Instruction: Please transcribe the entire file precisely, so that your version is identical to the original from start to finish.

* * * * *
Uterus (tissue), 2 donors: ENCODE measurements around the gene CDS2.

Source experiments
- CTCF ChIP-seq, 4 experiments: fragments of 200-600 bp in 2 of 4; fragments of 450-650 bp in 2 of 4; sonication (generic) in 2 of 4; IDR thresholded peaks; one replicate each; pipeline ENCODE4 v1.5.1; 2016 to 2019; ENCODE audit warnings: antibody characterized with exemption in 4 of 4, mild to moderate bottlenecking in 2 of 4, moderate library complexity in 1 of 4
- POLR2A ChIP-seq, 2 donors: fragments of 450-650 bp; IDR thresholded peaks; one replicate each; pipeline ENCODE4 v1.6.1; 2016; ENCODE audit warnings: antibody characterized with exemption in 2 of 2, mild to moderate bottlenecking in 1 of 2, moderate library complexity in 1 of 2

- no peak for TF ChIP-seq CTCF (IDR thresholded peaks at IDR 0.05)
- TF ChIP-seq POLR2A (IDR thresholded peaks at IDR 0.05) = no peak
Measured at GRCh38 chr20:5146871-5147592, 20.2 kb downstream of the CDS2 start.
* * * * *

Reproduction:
Uterus (tissue), 2 donors: ENCODE measurements around the gene CDS2.

Source experiments
- CTCF ChIP-seq, 4 experiments: fragments of 200-600 bp in 2 of 4; fragments of 450-650 bp in 2 of 4; sonication (generic) in 2 of 4; IDR thresholded peaks; one replicate each; pipeline ENCODE4 v1.5.1; 2016 to 2019; ENCODE audit warnings: antibody characterized with exemption in 4 of 4, mild to moderate bottlenecking in 2 of 4, moderate library complexity in 1 of 4
- POLR2A ChIP-seq, 2 donors: fragments of 450-650 bp; IDR thresholded peaks; one replicate each; pipeline ENCODE4 v1.6.1; 2016; ENCODE audit warnings: antibody characterized with exemption in 2 of 2, mild to moderate bottlenecking in 1 of 2, moderate library complexity in 1 of 2

- no peak for TF ChIP-seq CTCF (IDR thresholded peaks at IDR 0.05)
- TF ChIP-seq POLR2A (IDR thresholded peaks at IDR 0.05) = no peak
Measured at GRCh38 chr20:5146871-5147592, 20.2 kb downstream of the CDS2 start.